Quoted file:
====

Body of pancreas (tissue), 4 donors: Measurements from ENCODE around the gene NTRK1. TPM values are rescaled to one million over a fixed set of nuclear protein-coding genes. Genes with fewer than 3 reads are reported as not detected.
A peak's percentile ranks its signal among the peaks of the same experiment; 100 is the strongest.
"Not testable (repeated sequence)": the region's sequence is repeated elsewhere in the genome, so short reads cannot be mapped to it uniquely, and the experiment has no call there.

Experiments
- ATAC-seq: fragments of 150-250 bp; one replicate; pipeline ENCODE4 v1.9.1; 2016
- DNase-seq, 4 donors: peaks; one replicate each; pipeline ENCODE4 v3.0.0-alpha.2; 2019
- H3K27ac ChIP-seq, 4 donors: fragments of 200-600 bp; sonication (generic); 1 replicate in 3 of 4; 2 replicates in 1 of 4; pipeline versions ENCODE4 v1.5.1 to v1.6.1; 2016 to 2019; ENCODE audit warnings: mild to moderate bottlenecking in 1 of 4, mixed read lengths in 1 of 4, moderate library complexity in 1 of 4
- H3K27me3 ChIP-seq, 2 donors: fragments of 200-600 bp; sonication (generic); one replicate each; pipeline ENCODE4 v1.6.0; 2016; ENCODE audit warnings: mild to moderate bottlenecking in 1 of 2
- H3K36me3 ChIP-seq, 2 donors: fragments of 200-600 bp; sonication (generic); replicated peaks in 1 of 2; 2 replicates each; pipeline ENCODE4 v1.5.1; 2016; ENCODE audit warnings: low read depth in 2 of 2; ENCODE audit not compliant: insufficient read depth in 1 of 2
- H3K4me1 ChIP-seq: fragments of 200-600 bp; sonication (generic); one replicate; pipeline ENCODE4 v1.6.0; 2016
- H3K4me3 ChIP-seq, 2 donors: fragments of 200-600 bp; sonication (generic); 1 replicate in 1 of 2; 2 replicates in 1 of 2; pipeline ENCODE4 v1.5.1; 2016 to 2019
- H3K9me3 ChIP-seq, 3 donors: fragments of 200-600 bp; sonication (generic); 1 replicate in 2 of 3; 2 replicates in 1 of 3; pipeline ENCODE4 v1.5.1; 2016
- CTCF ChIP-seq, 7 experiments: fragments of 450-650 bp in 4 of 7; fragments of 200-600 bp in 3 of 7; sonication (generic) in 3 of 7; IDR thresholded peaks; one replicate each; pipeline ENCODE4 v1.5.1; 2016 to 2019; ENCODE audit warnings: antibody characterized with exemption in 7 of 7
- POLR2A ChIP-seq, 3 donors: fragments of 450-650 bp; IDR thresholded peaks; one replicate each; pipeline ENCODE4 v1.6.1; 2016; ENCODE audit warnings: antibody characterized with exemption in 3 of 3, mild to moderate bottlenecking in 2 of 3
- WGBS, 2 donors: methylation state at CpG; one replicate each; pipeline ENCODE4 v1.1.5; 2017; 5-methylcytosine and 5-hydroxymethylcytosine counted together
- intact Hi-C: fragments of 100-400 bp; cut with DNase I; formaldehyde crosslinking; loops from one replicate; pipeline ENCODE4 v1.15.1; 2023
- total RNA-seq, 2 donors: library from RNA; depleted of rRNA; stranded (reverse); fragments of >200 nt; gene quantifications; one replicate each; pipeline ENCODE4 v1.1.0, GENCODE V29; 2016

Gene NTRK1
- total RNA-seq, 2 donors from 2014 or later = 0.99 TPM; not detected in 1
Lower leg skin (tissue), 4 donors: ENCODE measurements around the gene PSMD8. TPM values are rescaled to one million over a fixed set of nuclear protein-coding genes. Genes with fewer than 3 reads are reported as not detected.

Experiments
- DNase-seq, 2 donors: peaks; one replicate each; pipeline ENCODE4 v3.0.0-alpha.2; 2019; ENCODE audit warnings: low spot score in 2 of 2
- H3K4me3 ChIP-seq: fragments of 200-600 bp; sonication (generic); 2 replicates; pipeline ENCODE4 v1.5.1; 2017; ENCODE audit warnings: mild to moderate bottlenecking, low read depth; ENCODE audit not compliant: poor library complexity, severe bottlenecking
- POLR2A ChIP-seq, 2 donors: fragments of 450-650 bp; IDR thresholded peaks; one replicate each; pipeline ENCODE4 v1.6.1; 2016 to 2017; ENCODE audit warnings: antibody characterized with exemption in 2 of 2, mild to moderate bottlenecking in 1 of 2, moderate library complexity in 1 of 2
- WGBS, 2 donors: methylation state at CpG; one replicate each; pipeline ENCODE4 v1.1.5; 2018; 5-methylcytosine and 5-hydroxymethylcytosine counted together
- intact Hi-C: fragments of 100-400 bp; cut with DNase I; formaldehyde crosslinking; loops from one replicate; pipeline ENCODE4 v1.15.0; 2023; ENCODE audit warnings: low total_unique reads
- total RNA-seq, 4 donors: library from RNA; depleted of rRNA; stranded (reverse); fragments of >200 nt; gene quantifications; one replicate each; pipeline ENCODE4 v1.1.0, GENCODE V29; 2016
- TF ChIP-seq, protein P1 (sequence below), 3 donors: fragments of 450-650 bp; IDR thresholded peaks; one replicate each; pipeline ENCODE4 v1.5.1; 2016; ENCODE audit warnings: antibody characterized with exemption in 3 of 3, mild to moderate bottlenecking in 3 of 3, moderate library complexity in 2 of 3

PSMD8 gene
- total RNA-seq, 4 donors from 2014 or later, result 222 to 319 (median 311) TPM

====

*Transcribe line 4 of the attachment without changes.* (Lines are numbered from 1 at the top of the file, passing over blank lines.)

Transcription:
Experiments